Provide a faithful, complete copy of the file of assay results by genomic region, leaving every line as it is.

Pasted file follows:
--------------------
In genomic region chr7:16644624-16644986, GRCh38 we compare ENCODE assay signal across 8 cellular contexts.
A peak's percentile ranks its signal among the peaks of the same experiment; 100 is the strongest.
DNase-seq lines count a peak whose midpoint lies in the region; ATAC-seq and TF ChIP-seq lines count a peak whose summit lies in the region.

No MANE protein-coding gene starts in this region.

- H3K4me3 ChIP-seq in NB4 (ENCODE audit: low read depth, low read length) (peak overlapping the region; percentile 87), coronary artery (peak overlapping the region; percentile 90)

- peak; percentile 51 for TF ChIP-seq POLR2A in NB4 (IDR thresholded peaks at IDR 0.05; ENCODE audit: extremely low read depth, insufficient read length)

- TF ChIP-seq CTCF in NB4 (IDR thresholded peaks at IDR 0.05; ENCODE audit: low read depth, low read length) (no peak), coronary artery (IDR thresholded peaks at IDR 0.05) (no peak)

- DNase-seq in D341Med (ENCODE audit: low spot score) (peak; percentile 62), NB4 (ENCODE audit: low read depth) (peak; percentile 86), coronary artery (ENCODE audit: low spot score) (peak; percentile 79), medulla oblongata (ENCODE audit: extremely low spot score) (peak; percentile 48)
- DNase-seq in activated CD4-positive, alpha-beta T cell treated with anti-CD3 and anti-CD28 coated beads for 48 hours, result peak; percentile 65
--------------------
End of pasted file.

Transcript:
In genomic region chr7:16644624-16644986, GRCh38 we compare ENCODE assay signal across 8 cellular contexts.
A peak's percentile ranks its signal among the peaks of the same experiment; 100 is the strongest.
DNase-seq lines count a peak whose midpoint lies in the region; ATAC-seq and TF ChIP-seq lines count a peak whose summit lies in the region.

No MANE protein-coding gene starts in this region.

- H3K4me3 ChIP-seq in NB4 (ENCODE audit: low read depth, low read length) (peak overlapping the region; percentile 87), coronary artery (peak overlapping the region; percentile 90)

- peak; percentile 51 for TF ChIP-seq POLR2A in NB4 (IDR thresholded peaks at IDR 0.05; ENCODE audit: extremely low read depth, insufficient read length)

- TF ChIP-seq CTCF in NB4 (IDR thresholded peaks at IDR 0.05; ENCODE audit: low read depth, low read length) (no peak), coronary artery (IDR thresholded peaks at IDR 0.05) (no peak)

- DNase-seq in D341Med (ENCODE audit: low spot score) (peak; percentile 62), NB4 (ENCODE audit: low read depth) (peak; percentile 86), coronary artery (ENCODE audit: low spot score) (peak; percentile 79), medulla oblongata (ENCODE audit: extremely low spot score) (peak; percentile 48)
- DNase-seq in activated CD4-positive, alpha-beta T cell treated with anti-CD3 and anti-CD28 coated beads for 48 hours, result peak; percentile 65